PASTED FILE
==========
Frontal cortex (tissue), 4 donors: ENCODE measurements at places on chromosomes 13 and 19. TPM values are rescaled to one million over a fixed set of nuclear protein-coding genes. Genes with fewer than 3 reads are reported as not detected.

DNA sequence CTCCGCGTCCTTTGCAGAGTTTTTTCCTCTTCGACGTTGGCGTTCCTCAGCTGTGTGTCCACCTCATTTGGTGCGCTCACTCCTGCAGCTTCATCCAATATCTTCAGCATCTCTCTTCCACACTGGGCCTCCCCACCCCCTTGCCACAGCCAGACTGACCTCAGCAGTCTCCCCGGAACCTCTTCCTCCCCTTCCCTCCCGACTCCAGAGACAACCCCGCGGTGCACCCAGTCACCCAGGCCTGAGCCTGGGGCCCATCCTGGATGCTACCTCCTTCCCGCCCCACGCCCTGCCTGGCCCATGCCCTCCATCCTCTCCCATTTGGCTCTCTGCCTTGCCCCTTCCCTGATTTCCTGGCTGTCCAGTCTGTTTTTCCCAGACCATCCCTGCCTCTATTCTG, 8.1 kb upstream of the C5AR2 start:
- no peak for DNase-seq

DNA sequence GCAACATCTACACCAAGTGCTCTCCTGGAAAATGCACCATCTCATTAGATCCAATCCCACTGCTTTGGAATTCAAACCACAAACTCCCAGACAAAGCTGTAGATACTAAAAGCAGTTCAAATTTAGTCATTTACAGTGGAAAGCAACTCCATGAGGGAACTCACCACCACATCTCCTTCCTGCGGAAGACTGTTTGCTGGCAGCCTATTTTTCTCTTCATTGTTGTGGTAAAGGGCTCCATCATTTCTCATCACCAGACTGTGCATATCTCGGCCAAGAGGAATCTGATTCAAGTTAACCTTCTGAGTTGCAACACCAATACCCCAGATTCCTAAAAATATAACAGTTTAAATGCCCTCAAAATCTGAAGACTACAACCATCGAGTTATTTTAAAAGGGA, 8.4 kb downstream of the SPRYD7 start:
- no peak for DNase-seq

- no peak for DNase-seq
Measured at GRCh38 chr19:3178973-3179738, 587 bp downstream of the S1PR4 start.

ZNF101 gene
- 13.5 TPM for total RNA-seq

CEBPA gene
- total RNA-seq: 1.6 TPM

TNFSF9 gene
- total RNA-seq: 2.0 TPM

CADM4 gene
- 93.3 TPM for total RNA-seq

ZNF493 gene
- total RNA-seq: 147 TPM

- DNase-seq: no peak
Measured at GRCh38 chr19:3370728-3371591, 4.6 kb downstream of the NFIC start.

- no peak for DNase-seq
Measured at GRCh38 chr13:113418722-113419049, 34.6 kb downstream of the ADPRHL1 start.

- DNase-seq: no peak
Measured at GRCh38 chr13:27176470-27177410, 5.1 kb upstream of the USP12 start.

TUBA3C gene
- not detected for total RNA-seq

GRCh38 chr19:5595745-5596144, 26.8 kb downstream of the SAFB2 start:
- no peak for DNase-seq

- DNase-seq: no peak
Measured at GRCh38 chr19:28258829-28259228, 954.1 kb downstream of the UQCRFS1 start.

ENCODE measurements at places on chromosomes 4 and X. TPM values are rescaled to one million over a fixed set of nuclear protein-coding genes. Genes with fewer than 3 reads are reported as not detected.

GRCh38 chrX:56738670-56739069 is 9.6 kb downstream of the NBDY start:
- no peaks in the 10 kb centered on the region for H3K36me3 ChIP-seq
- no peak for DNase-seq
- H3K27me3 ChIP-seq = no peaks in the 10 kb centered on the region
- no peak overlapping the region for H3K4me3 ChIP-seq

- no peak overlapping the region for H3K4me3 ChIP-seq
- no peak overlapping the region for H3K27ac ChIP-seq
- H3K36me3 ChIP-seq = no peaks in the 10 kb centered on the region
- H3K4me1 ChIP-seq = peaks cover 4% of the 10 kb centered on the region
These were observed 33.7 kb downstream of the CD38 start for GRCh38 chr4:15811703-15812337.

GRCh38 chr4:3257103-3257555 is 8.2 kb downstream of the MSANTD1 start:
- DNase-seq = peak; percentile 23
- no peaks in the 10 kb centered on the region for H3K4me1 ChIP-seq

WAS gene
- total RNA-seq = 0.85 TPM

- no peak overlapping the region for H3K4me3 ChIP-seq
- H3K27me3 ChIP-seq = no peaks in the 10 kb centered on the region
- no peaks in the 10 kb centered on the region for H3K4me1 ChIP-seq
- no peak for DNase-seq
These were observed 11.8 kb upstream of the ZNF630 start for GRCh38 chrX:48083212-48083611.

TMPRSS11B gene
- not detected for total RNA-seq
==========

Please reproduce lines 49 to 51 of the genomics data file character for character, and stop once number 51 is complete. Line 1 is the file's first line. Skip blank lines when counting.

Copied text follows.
- no peak for DNase-seq
These were observed 11.8 kb upstream of the ZNF630 start for GRCh38 chrX:48083212-48083611.

TMPRSS11B gene